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As the figure above shows, Busquets is responsible for nine interceptions that have led to a goal. These goals are usually scored within a few seconds after the interception is made. This is one of the most amazing features of Busquets’ play, where he simultaneously prevents the opposition from building a counterattack and activates Barça’s forwards.

If you want to know more about how Busquets plays and behaves “without’ the ball, we highly recommend this video by our good friend @busi1325:

Tactics made easy – Sergio Busquets without the ball

Who else has done this, next to Busi?

Rafinha.

He deserves special mention not only because five of his interceptions have led to goals but those five have occurred in just three games this season. It is all the more extraordinary because Rafinha has played considerably less minutes than the rest of the starting players.

In the images below, we have illustrated the path of the ball leading to those goals.

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Goal sequence

What are the most frequent combinations leading to a goal for Barcelona? We’ve answered that too, in the figure below. They’re almost all MSN — surprise! — pre-assisting, assisting, and scoring between and among themselves, save for that Iniesta “intrusion” in the last row.

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If we rank Barça’s players according to pre-assists and pre-assists over 90 minutes, we’ll have the figures below, which give us two different pictures.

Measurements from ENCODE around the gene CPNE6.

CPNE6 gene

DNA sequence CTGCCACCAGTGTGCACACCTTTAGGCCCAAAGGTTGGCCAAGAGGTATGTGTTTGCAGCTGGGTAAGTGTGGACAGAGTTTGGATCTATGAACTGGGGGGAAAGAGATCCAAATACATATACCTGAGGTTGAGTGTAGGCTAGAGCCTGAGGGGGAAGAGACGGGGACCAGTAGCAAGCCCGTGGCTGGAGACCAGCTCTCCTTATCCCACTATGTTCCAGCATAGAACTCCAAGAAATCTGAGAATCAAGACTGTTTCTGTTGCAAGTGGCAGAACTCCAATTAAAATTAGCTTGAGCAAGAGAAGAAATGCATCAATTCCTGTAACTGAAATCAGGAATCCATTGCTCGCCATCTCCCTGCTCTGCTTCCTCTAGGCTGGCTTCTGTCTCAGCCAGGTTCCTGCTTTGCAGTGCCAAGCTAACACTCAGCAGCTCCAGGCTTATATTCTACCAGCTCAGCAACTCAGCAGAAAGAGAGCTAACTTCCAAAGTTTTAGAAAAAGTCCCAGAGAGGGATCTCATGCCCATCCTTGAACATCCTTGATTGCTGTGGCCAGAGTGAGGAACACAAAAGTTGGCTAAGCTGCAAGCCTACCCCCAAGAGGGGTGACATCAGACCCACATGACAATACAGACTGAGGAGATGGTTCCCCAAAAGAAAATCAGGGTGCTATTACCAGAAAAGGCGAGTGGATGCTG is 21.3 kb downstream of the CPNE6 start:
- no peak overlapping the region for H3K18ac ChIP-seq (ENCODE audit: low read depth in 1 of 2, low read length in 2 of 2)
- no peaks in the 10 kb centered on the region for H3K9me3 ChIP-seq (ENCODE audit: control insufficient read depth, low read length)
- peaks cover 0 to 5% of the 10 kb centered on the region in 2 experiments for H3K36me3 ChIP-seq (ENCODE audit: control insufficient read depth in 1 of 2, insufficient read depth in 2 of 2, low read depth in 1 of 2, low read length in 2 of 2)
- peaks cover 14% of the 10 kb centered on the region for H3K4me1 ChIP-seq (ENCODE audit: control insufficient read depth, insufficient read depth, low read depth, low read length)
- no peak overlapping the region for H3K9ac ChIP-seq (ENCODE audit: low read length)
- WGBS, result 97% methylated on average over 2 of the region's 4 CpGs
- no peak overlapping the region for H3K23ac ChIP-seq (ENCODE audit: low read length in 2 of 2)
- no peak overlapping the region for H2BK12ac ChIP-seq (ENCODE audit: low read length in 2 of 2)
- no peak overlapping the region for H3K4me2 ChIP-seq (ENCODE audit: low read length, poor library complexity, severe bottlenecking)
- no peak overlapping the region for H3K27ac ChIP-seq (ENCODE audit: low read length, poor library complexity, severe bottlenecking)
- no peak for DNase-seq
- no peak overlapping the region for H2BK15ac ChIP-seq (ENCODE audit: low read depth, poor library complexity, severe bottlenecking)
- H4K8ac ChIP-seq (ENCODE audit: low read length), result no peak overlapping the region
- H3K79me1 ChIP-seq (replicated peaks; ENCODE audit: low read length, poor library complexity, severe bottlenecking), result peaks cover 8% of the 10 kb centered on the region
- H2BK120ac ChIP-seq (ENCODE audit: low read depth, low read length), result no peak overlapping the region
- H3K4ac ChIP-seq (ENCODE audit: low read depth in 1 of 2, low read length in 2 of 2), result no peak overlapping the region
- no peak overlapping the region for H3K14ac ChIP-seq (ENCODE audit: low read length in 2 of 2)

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Messi tops both categories – again, surprise! – but if you look at the pre-assists-over-90-minutes data, Iniesta is up there, where immortals dwell, far from Neymar, Arda Turan, Busquets, Dani Alves and Luis Suárez who also have notable contributions.

Considering the different ways the ball trajectory developed after the pre-assist and the involvement or lack of it of the pre-assister, we can identify the following pre-assister types:

  •      The Passive Pre-assister – once he enables the pre-assist, he doesn’t usually get involved further and lets others finish. Iniesta and Neymar belong to this category.
  •      The Active Pre-assister – usually finishes the chances he himself started with a pre-assist, probably after a fast 1-2 combination with another player, usually Messi or Neymar. Luis Suárez is an active pre-assister.
  •      The Mixed Pre-assister – does both, he is both a passive and active pre-assister. He is also omnipotent, and yes, his name is Messi.